Churches finds early success in advent of e-religion

North American churches looking to deploy automated kiosks to collect donations

As worshippers enter Stevens Creek church, they find a Giving Kiosk near the entrance. People who want to donate to the church electronically merely swipe their debit or credit card on the device and key in the amount they wish to give. Their donations are routed to the church coffers automatically and the machine gives them a receipt.

SecureGive also flashes images on the screen. "The church site shows images that remind people of their faith and hopefully draw them closer to God," said Baker.

The kiosk costs between US$2,289 and US$5,724, there is a US$286 set up fee and a US$57 dollar monthly hosting and licensing fee. A card processing company also gets 1.9 percent of each transaction.

The system does have its detractors such as church leaders who deem the machine as crass. "Some people are dead against it and would not hesitate calling me the Devil himself," said Baker.

At least one Canadian church inquired about the system but recently decided it was not for them. Tim Williams, pastor of the Northview Community Church said he had some reservations about the fees they had to pay Baker and the card processing company.

"It would provide a great deal of convenience, but the fees we have to pay mean money taken away from our church," said Williams.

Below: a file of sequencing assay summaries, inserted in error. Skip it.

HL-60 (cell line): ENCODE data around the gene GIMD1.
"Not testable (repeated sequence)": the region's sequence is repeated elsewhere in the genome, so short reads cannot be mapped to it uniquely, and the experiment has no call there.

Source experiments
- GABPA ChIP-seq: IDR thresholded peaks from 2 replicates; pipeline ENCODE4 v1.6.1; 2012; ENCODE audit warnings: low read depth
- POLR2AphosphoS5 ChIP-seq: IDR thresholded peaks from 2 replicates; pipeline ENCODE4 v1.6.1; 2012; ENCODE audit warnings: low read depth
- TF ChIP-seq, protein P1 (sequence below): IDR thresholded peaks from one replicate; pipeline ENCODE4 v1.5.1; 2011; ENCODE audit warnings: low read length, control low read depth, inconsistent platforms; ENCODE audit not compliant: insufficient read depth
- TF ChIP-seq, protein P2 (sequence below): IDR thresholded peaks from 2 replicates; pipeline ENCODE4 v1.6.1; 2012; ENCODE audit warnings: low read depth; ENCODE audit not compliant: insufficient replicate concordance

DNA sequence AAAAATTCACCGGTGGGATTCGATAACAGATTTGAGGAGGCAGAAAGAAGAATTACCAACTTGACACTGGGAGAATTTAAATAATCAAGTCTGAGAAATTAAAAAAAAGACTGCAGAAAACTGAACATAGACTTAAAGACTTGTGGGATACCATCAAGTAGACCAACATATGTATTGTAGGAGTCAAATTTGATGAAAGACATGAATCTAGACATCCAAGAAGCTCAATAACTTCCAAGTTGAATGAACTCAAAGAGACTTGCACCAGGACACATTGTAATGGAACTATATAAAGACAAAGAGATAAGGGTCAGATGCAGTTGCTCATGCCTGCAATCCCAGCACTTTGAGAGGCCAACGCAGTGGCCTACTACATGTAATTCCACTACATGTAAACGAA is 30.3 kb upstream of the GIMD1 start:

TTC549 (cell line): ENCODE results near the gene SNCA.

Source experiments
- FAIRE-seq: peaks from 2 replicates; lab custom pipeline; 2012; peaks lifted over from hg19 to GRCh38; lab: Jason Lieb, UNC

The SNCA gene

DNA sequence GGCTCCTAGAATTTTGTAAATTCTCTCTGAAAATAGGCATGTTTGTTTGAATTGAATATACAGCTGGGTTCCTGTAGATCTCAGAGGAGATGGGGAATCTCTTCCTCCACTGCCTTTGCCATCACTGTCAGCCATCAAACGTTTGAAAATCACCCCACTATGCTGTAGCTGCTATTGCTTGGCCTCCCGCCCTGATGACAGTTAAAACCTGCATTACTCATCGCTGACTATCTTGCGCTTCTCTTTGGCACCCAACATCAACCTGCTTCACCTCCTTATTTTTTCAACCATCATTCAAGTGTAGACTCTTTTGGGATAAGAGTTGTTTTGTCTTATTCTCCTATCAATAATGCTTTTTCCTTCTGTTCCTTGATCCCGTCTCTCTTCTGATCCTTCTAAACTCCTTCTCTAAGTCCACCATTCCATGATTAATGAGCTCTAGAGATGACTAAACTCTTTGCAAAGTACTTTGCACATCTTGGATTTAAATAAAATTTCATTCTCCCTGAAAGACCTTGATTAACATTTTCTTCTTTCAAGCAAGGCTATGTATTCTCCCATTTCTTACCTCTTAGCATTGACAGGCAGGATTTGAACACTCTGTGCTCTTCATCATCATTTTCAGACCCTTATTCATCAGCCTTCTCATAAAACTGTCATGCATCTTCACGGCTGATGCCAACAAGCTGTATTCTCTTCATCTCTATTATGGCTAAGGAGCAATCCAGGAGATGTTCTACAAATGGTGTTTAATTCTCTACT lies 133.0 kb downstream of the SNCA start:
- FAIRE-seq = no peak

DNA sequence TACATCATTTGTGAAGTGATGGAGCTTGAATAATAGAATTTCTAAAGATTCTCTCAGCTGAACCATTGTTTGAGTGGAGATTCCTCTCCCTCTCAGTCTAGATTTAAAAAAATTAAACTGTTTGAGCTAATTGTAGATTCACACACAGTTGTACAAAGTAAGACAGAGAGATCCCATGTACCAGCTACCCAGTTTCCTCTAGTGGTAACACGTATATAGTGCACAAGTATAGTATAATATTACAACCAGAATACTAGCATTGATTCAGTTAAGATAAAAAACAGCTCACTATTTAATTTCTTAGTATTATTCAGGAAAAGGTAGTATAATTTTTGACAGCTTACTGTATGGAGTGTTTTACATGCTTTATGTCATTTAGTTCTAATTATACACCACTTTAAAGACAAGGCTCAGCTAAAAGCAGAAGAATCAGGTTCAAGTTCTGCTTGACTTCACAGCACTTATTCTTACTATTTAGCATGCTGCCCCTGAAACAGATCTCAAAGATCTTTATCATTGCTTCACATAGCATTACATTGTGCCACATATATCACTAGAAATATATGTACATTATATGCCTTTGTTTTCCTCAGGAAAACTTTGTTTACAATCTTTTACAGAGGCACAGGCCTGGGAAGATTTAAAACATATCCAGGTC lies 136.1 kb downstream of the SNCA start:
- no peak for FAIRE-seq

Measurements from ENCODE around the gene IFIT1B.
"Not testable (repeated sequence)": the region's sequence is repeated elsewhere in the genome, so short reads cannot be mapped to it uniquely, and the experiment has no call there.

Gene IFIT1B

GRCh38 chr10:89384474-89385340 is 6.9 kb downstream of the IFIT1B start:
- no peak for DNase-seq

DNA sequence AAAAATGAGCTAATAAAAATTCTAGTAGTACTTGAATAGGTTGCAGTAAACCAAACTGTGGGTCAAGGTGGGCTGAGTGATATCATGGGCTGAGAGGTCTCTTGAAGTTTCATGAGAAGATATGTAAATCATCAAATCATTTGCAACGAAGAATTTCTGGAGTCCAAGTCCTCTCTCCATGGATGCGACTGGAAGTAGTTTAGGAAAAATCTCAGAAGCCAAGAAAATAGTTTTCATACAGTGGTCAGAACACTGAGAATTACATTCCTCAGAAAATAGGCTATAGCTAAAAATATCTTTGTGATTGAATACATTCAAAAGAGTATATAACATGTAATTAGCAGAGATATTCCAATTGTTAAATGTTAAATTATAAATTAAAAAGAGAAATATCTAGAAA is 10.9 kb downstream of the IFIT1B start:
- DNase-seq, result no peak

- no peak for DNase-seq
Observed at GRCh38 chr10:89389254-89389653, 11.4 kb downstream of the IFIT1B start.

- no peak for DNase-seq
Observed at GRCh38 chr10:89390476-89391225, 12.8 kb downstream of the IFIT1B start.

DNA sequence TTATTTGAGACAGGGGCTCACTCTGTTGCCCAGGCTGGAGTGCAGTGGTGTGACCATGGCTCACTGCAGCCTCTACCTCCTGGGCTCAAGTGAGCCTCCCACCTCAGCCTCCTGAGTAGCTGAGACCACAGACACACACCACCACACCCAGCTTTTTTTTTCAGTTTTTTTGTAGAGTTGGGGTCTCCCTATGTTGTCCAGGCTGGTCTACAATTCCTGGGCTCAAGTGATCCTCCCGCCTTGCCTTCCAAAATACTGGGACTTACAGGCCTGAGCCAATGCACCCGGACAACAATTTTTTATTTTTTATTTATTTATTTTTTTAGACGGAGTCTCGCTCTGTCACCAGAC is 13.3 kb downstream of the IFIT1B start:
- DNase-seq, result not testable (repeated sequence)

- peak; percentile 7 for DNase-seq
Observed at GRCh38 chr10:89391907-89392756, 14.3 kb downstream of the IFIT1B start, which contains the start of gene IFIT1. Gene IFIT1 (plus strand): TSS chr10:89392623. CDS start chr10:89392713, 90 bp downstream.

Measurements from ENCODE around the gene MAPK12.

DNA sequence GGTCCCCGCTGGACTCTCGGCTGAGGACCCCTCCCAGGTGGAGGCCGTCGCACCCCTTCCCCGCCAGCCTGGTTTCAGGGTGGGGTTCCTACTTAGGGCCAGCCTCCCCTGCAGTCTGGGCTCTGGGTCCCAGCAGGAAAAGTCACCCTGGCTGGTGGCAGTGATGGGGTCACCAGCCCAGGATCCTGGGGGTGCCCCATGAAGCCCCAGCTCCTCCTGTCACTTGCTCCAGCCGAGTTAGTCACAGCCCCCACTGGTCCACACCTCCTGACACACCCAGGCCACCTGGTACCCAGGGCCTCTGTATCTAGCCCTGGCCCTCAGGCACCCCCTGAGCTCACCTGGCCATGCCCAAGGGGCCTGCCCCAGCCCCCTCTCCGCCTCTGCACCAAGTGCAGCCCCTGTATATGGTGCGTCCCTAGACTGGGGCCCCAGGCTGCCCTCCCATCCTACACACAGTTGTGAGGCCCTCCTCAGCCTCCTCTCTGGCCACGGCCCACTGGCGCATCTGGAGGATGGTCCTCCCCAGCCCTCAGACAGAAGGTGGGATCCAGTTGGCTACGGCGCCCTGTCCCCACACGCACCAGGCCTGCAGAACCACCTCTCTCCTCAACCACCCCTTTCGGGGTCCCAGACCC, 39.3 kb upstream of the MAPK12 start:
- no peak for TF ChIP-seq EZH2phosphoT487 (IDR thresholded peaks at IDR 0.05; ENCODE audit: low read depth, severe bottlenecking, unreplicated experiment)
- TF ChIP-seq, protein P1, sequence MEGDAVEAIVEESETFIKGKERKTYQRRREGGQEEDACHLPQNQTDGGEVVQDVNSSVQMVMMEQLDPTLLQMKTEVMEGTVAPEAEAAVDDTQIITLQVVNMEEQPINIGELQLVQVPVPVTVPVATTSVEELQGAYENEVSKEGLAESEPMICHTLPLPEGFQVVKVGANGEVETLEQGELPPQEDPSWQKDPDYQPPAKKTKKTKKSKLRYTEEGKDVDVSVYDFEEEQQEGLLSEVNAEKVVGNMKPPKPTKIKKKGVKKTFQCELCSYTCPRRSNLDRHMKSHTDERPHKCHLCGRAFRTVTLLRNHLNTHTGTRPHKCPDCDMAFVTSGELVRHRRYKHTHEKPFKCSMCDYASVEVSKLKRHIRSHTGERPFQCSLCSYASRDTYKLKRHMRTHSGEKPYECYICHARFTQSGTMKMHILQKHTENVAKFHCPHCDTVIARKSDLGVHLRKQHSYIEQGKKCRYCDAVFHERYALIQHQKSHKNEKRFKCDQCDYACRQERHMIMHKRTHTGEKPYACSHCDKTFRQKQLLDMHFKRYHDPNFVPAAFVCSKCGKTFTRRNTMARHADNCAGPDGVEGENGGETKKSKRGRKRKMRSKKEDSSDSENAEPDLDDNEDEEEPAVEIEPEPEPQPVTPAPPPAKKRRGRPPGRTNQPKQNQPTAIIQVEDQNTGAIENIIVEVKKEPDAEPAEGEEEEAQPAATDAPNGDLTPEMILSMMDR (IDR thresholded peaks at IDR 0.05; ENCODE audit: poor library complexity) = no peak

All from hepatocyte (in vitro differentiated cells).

Like most churches, Northview solicits donations by passing the basket at the pews. The church, however, also uses an electronic PIN-based debit and credit card point of sales system for receiving payment for other functions.

The system is located at a desk in the church office and used by people who want to pay for programs offered by the church.

A New York-based professor, who investigates how technology and religion interact, says he sees Baker's and similar systems being adopted by churches in the near future.

"It will look weird in the beginning but people will get use to it," said Robert Geraci, assistant professor, religious studies, Manhattan College.

Geraci said if automated kiosks encounter any resistance, it will be based on economics rather that religion. "Some organizations will probably be constrained by the fees financial companies and the developer will demand."

Geraci noted that in the past other technologies had encountered some opposition in church but were later accepted. For instance, conservative institutions forbade amplified music and electronic musical instruments.

"Today is not too uncommon to hear rock music played on an electric guitar in church," said Geraci.

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